Baby Steps Expected at Doha Climate Meeting

Negotiators meet for yet another year of slow progress on combating climate change.

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You’re forgiven if you haven’t heard that US negotiators are back at the table discussing global climate policy, this time in Doha, Qatar.

The 18th Conference of the Parties under the United Nations Framework Convention on Climate Change (or, more simply, COP18) hasn’t received nearly the attention of its predecessor in Copenhagen in 2009, or even the past two years in Cancun and Durban. I’ve been at the past three COPs, but won’t be traveling to Doha this year, for the simple reason that nothing big is expected to happen. Any progress this year will likely be decidedly small—but that’s okay, too, since setting the hurdles low might mean negotiators can actually clear them.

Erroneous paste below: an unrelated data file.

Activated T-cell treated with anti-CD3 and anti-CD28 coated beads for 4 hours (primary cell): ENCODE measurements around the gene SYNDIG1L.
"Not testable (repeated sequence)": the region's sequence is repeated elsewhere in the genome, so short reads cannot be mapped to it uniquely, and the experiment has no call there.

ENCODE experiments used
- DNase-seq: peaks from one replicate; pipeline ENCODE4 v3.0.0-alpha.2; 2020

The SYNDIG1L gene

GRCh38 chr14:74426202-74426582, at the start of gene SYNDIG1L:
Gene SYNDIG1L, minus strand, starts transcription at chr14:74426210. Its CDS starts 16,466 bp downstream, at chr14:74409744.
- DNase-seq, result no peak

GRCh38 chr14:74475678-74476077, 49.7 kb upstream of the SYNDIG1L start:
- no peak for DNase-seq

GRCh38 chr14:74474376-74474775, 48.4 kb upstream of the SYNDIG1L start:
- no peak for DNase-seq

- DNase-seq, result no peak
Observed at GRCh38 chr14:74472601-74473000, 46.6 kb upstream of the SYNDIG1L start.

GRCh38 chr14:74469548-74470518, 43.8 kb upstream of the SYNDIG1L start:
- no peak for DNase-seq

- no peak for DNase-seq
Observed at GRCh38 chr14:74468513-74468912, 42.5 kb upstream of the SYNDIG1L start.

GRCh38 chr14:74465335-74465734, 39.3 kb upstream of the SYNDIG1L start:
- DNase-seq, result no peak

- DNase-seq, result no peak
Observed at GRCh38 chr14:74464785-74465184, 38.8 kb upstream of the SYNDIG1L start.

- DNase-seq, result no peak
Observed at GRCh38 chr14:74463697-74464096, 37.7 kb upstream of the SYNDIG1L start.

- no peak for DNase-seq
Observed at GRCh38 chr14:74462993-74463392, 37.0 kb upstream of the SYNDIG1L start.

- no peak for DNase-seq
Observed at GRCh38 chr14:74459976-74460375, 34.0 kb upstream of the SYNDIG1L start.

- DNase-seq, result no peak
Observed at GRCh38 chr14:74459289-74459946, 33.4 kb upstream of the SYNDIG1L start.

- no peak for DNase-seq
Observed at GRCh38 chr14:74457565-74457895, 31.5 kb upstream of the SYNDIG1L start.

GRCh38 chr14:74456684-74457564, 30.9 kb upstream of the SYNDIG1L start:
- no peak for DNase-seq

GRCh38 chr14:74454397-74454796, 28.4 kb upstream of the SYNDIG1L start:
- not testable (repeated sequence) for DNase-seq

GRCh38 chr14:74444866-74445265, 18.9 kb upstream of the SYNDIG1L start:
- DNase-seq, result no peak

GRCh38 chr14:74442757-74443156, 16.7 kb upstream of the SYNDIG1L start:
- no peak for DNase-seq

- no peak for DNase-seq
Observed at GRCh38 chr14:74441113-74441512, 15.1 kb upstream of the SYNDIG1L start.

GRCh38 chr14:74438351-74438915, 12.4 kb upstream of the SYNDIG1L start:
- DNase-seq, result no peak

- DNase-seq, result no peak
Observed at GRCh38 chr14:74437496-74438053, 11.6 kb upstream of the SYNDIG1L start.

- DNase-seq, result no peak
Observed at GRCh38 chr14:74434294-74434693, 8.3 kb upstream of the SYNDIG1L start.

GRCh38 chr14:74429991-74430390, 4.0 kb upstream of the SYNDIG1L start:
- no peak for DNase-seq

First, let’s do a quick refresher on negotiations to date. These things go back, as you might guess, 18 years, to the first meeting in Berlin. In 1997, major developed countries signed onto the Kyoto Protocol—though the US famously never ratified the treaty. Flash forward to 2007 (I said this was going to be quick), where the US negotiators representing the Bush administration got booed for blocking progress toward a Kyoto successor and made an about face, agreeing to what became known as the “Bali roadmap,” which said we would reach a new, binding commitment on a climate treaty that included the US as well as major emerging economies like China and India by 2009. And then the US elected a new president who promised that his would be an era in which “the rise of the oceans began to slow, and our planet began to heal.”

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